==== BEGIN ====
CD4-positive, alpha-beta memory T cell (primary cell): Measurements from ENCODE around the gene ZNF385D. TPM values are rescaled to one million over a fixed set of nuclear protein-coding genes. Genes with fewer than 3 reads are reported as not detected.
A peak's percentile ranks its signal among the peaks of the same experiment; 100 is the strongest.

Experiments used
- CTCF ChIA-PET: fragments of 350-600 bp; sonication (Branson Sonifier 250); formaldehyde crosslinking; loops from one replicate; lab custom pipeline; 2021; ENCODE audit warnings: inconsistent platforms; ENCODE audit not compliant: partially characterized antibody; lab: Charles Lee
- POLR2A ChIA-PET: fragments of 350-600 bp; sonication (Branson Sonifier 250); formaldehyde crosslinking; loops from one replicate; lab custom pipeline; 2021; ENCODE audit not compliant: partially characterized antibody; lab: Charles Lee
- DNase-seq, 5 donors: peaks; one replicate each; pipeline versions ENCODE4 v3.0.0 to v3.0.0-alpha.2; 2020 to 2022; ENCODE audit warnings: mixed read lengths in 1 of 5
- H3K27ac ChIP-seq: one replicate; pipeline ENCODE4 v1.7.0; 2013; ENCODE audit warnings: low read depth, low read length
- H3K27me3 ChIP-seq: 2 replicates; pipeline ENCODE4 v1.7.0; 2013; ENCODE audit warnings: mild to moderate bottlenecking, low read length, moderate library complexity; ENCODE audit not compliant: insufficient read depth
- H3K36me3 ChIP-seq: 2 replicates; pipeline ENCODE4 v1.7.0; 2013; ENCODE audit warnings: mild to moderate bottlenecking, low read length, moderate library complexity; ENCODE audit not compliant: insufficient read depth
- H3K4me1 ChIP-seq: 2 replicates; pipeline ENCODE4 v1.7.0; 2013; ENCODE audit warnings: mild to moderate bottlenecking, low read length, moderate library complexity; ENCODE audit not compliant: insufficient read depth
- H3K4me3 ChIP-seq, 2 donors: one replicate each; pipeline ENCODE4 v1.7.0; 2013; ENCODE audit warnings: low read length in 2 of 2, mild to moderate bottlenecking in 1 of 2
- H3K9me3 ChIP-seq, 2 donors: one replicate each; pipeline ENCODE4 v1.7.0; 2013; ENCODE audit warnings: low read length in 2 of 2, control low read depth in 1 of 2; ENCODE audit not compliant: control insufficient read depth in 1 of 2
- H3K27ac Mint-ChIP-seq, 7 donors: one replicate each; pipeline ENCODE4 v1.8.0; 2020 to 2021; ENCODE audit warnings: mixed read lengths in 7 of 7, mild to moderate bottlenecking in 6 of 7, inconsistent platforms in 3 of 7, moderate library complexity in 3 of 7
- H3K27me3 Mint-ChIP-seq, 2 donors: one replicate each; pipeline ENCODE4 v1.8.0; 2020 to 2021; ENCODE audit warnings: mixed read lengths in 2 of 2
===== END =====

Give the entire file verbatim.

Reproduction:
CD4-positive, alpha-beta memory T cell (primary cell): Measurements from ENCODE around the gene ZNF385D. TPM values are rescaled to one million over a fixed set of nuclear protein-coding genes. Genes with fewer than 3 reads are reported as not detected.
A peak's percentile ranks its signal among the peaks of the same experiment; 100 is the strongest.

Experiments used
- CTCF ChIA-PET: fragments of 350-600 bp; sonication (Branson Sonifier 250); formaldehyde crosslinking; loops from one replicate; lab custom pipeline; 2021; ENCODE audit warnings: inconsistent platforms; ENCODE audit not compliant: partially characterized antibody; lab: Charles Lee
- POLR2A ChIA-PET: fragments of 350-600 bp; sonication (Branson Sonifier 250); formaldehyde crosslinking; loops from one replicate; lab custom pipeline; 2021; ENCODE audit not compliant: partially characterized antibody; lab: Charles Lee
- DNase-seq, 5 donors: peaks; one replicate each; pipeline versions ENCODE4 v3.0.0 to v3.0.0-alpha.2; 2020 to 2022; ENCODE audit warnings: mixed read lengths in 1 of 5
- H3K27ac ChIP-seq: one replicate; pipeline ENCODE4 v1.7.0; 2013; ENCODE audit warnings: low read depth, low read length
- H3K27me3 ChIP-seq: 2 replicates; pipeline ENCODE4 v1.7.0; 2013; ENCODE audit warnings: mild to moderate bottlenecking, low read length, moderate library complexity; ENCODE audit not compliant: insufficient read depth
- H3K36me3 ChIP-seq: 2 replicates; pipeline ENCODE4 v1.7.0; 2013; ENCODE audit warnings: mild to moderate bottlenecking, low read length, moderate library complexity; ENCODE audit not compliant: insufficient read depth
- H3K4me1 ChIP-seq: 2 replicates; pipeline ENCODE4 v1.7.0; 2013; ENCODE audit warnings: mild to moderate bottlenecking, low read length, moderate library complexity; ENCODE audit not compliant: insufficient read depth
- H3K4me3 ChIP-seq, 2 donors: one replicate each; pipeline ENCODE4 v1.7.0; 2013; ENCODE audit warnings: low read length in 2 of 2, mild to moderate bottlenecking in 1 of 2
- H3K9me3 ChIP-seq, 2 donors: one replicate each; pipeline ENCODE4 v1.7.0; 2013; ENCODE audit warnings: low read length in 2 of 2, control low read depth in 1 of 2; ENCODE audit not compliant: control insufficient read depth in 1 of 2
- H3K27ac Mint-ChIP-seq, 7 donors: one replicate each; pipeline ENCODE4 v1.8.0; 2020 to 2021; ENCODE audit warnings: mixed read lengths in 7 of 7, mild to moderate bottlenecking in 6 of 7, inconsistent platforms in 3 of 7, moderate library complexity in 3 of 7
- H3K27me3 Mint-ChIP-seq, 2 donors: one replicate each; pipeline ENCODE4 v1.8.0; 2020 to 2021; ENCODE audit warnings: mixed read lengths in 2 of 2